The {gravel} Road to Perdition

I don’t know what this means.  I’m not sure it means anything at all.  Then again, it may mean everything:

The high price of pavement and the sour economy have driven municipalities in states such as Michigan, Pennsylvania, Indiana and Vermont to roll up the asphalt — a mile here, a few miles there, mostly on back roads — rather than repave.

Now look, I grew up in a county FULL of gravel roads.  I used to drive gravel roads to visit my friends and to get to work.  Heck, when I was teaching the directions I gave to family was “turn left at the gravel road”.  I am FINE with gravel.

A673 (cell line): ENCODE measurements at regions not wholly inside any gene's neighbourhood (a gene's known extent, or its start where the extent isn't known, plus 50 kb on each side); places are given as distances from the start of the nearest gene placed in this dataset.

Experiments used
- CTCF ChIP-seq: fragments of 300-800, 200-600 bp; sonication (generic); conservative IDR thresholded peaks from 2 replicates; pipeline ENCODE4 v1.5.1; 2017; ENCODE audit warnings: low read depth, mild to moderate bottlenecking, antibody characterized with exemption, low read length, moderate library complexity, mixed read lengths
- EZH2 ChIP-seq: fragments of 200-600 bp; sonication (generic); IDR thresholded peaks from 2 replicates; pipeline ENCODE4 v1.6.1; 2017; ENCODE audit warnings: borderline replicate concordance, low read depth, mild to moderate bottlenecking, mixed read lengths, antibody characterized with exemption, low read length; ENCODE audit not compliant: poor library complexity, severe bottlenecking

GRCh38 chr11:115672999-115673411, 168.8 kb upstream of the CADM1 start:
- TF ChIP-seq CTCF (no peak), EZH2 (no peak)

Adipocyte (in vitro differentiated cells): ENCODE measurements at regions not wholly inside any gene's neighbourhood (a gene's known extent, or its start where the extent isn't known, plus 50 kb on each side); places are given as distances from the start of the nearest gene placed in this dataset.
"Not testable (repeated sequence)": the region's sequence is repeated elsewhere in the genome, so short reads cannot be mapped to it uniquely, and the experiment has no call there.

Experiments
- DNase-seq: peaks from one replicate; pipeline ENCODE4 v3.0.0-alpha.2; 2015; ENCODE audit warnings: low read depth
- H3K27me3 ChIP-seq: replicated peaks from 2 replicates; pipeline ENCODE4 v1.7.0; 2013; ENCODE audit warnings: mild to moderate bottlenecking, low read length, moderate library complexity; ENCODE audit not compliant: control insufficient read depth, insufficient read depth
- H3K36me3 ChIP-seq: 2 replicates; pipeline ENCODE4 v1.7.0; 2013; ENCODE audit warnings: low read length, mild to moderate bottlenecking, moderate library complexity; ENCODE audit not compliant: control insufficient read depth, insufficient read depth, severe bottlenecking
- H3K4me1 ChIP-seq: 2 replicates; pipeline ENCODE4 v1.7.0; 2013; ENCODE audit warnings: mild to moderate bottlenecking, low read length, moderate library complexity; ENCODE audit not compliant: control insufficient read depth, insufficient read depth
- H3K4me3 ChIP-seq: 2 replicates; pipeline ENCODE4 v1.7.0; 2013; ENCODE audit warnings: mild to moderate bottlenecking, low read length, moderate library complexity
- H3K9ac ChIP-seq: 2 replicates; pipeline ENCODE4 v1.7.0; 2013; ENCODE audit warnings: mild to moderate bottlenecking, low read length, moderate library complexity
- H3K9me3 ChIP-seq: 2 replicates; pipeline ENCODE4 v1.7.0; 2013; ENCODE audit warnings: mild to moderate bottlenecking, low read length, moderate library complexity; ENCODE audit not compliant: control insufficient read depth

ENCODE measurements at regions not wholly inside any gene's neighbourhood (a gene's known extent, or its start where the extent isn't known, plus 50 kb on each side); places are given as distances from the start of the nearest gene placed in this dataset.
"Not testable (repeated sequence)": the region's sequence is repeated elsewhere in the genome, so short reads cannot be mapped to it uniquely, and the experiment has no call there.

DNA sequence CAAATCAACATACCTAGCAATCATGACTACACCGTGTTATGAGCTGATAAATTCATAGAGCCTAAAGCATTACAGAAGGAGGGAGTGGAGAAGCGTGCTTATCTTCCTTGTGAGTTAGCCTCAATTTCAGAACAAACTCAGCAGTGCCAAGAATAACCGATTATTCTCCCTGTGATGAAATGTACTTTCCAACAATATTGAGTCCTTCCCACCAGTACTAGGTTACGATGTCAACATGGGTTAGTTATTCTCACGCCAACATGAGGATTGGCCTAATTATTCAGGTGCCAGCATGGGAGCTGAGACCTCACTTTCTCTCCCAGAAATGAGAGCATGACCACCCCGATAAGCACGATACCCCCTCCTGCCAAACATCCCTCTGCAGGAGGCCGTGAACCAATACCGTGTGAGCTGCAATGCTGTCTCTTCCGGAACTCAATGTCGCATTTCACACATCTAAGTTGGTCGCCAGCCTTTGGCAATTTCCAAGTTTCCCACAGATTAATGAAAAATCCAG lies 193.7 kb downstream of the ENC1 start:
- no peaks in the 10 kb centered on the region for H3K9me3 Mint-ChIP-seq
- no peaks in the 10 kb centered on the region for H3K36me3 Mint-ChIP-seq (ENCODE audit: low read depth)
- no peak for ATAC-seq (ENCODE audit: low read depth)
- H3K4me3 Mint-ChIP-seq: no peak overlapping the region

Question is: I this a sign of fiscal responsibility or a harbinger of bad times ahead?

One response to “The {gravel} Road to Perdition

  1. Whichever it is, I hope that once municipalities realize the many many benefits of not paving roads, they may decide “hey, maybe this is the way to go for those 2 lane roads.”

    When I moved into my present house, the road was gravel. Rain was absorbed. We got paved and now have regular run off – often into culverts that were created to carry run off to the Gulf of Mexico. We’re not feeding the aquifer that way!

    I’d like to see more gravel.

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